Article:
This month (September), the UN released the latest statistics on world hunger. Despite the march of human progress, the number of hungry people continues to rise – it is now over 815 million. In real terms, that means one in every nine people do not have enough food, and millions of them will die of malnutrition.

This is unacceptable when we know the volume of surplus or lost food produced is actually enough to feed every hungry person four times over. It’s not just countries in Africa or the Indian subcontinent – Malaysia, too, has many people suffering from lack of food.

The good news is the new government of Malaysia has woken up to this reality. New initiatives are being discussed to strategically ensure lost food can be re-distributed to the poorest and most needy in our society. This is to be applauded – and I believe we will see big changes within the next two years in terms of food donations to food banks.

I am hopeful that if we can make this work well in Malaysia, in the longer term, we can perhaps even share a blueprint with neighbouring Asean countries that really suffer from widespread hunger. Indonesia and the Philippines, in particular, produce enormous amounts of items that end up as lost food. The poverty in these countries is far worse than in Malaysia. We can really help them – if we can professionalise food-banking across the country and prove how simple it is to develop a system to feed a nation at a very small cost.

gastro-sustainability

Malaysians are spoilt for choice when it comes to food. Photo: The Star

Interestingly, the US and Europe are more advanced because they have been operating in this field for so long (over 25 years). Their motivating factors were not primarily to address hunger; instead, the industry grew out of concern for the environmental consequences caused by the food disposal, and mainly, from the enormous financial cost to both government and businesses. Since the financial crash of 2008 and the continuing austerity measures that have been put in place, many people in these countries are also facing hardships. In Britain alone, there are over 2,000 food banks. A recent poll commissioned by The Independent newspaper showed that one in 14 people in Britain have been forced to resort to using a food bank due to financial hardship.

Even one of the richest countries in the world, Denmark, has a thriving food bank. Last month, the World Food Summit took place in its capital, Copenhagen. Themed “Better Food For More People”, it gathered together a mix of global CEOs, government stakeholders and other key decision makers. When you look at the people in the room, you know the world is now taking this issue very seriously.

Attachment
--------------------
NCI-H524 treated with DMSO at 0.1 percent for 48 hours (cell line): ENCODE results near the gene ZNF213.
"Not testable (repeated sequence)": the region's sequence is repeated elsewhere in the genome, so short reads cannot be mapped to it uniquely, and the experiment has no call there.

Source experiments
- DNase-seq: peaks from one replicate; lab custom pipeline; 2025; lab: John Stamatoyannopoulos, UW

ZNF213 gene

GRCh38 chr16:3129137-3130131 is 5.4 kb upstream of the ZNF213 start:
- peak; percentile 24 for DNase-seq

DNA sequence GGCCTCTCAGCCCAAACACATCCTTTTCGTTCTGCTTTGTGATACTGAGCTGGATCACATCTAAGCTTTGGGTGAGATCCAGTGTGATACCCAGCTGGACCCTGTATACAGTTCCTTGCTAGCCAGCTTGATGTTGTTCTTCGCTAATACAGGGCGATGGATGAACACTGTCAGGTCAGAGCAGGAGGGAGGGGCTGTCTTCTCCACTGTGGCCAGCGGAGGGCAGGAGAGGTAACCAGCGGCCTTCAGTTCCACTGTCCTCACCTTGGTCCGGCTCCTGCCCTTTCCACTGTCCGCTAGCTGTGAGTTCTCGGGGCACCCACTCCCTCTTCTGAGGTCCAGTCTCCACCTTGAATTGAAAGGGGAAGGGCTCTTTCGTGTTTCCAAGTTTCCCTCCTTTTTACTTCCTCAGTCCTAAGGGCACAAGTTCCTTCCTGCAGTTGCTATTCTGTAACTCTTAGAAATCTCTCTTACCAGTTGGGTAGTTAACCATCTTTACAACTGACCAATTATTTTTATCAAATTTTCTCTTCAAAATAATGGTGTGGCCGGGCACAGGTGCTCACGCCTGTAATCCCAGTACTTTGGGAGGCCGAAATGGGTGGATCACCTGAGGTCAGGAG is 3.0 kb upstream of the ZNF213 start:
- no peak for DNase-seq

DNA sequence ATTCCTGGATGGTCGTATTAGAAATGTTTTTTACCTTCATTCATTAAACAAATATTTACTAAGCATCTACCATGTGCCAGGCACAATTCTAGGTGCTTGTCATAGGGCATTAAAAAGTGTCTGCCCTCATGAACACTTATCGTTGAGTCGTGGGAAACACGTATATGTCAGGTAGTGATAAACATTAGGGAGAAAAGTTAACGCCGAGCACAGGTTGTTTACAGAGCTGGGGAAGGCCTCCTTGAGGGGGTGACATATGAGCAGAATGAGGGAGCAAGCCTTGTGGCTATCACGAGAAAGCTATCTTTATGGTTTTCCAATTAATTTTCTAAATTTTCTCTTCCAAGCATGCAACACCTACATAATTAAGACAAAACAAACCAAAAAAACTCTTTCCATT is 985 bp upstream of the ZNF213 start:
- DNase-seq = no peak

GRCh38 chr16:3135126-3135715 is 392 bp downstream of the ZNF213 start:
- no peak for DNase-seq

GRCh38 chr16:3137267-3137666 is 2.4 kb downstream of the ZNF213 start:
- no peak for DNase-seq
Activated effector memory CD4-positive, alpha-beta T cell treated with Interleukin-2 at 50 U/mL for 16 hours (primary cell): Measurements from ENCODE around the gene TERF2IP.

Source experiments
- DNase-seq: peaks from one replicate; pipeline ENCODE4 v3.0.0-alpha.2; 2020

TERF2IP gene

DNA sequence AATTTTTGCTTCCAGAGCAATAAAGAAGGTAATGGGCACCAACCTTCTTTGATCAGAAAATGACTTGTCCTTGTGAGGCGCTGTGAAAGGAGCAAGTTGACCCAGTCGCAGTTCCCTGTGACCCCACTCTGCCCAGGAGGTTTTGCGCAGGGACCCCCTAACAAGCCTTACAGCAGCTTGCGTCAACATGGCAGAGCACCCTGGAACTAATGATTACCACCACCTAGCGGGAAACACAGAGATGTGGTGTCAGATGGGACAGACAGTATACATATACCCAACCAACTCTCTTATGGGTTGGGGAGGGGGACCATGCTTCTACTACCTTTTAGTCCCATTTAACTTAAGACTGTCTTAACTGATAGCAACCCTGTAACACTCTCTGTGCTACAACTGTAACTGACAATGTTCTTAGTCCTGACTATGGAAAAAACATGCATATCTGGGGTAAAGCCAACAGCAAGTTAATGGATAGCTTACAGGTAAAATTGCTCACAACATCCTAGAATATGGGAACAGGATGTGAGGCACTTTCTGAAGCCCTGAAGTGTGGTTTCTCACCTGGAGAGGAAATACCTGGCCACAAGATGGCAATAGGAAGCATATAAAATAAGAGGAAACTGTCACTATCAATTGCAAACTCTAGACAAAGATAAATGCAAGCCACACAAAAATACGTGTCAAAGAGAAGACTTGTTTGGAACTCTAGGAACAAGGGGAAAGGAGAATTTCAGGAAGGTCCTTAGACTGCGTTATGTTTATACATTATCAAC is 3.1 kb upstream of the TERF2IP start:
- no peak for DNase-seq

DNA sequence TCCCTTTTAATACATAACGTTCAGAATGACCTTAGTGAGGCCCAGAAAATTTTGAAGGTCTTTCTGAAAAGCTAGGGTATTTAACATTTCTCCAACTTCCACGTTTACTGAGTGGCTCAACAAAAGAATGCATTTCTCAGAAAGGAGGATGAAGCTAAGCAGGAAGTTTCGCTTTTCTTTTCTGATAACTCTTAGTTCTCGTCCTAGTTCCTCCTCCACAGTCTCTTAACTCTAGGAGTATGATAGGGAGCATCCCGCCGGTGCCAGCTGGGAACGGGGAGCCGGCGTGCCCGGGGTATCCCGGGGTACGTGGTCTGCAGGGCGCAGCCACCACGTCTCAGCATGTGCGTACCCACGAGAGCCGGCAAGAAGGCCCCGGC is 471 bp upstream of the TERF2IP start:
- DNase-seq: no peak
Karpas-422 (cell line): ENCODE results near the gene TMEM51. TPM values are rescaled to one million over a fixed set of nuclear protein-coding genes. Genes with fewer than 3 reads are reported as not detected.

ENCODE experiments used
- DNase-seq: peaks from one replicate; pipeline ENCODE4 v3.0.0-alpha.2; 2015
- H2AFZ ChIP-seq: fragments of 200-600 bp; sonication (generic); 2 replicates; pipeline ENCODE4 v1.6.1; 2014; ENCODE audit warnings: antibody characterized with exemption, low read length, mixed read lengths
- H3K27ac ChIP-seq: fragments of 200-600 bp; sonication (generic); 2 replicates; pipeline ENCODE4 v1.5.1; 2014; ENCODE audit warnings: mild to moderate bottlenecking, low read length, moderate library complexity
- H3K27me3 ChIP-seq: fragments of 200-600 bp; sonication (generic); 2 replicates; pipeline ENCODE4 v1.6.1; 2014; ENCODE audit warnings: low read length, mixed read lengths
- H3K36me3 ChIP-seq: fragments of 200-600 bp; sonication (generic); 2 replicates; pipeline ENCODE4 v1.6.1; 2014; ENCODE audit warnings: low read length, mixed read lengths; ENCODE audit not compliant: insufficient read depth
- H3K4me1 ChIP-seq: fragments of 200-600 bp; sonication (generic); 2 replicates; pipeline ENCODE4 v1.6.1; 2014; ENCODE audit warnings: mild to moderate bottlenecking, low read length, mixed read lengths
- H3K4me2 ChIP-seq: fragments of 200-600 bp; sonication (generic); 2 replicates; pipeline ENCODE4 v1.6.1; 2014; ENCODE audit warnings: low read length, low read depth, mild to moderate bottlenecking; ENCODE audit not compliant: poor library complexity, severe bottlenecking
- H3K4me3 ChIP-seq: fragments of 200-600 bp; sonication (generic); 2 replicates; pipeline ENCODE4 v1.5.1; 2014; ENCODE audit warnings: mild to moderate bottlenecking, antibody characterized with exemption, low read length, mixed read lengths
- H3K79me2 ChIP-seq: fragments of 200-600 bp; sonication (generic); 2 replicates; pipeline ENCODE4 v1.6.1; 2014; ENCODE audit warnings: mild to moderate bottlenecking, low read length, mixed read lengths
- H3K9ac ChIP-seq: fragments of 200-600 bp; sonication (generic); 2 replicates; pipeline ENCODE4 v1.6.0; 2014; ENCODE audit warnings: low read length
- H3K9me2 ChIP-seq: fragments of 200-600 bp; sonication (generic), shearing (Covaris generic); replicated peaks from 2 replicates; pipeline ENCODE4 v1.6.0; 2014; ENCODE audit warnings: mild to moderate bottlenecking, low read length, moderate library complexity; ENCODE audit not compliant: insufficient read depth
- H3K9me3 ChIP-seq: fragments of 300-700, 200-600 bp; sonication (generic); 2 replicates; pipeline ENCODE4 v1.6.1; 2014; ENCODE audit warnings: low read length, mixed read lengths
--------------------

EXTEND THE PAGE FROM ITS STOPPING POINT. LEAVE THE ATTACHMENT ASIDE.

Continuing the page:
This is the third time Denmark has hosted this event. Copenhagen is becoming a gastronomic capital in Europe, and the Danes care passionately about sustainability. The government prioritises food, both in terms of the importance of the ministry within government and the importance of this annual summit. The Prime Minister and Royal Family play key roles over the two days.

For me, Malaysia is the gastronomic capital of the world! I have lived in several countries and have never experienced the diversity and cultural importance of food that exists in every corner of Malaysia. We should leverage on this and follow Denmark’s lead in becoming strategic leaders in gastronomy sustainability.

Our neighbours in Singapore play host next month to the regional meeting of the World Business Council for Sustainable Development. The WBCSD is made up of 200 CEOs from some of the world’s largest companies. It is great they are coming to our region. Singapore is certainly now addressing sustainability issues, particularly in relation to the environment. However, with a smaller and richer population, food-banking is not as important. With a little effort, I can see us becoming gastro-sustainable leaders of the future – and hosting future regional meetings.

Next month, we honour the most important day in our annual calendar. October 16 is World Food Day. It’s a day to focus on food security issues. The Lost Food Project uses this day to raise public awareness about these problems, and real world solutions. We work with any mindful corporates that want to use this day as an opportunity to engage with their staff as a CSR activity. One of our key partners, Unilever, will be holding a Superbrand Day with Lazada. Unlike other Superbrand Days on Lazada, this is the first time there is a CSR angle and a charity beneficiary. From every sale of a Unilever product on that day, Unilever will donate a meal. One For One. We hope enough products will be snapped up during this inaugural charity promotion to provide 100,000 meals to help needy charities in Malaysia.

To raise awareness on the issue of zero hunger and food waste, we will be attempting to get into the Malaysia Book of Records for most meals finished. It’s called the #MYCleanPlate Challenge. We are challenging everyone to eat all the food on their plate for one meal on World Food Day and share photos of their clean plates on social media tagging them #mycleanplate #WFD18 and #zerohunger. We are involving companies, universities and schools. If you are a company and want to get involved, please e-mail tlfpcsr@gmail.com and if you’re a school or university, please e-mail tlfpeducation@gmail.com.


Get your copy of Star2 tomorrow for more articles along with quizzes and prize giveaways. Love Food Hate Waste appears in print on the fourth Thursday of every month in collaboration with Suzanne Mooney, who is the founder of The Lost Food Project. It’s the first food bank in Malaysia to have professional contracts with a number of supermarkets, manufacturers and a wholesale market. They distribute 50,000 meals a month to over 40 charities, composting any donated food unfit for human consumption. E-mail: TLFPcomp@gmail.com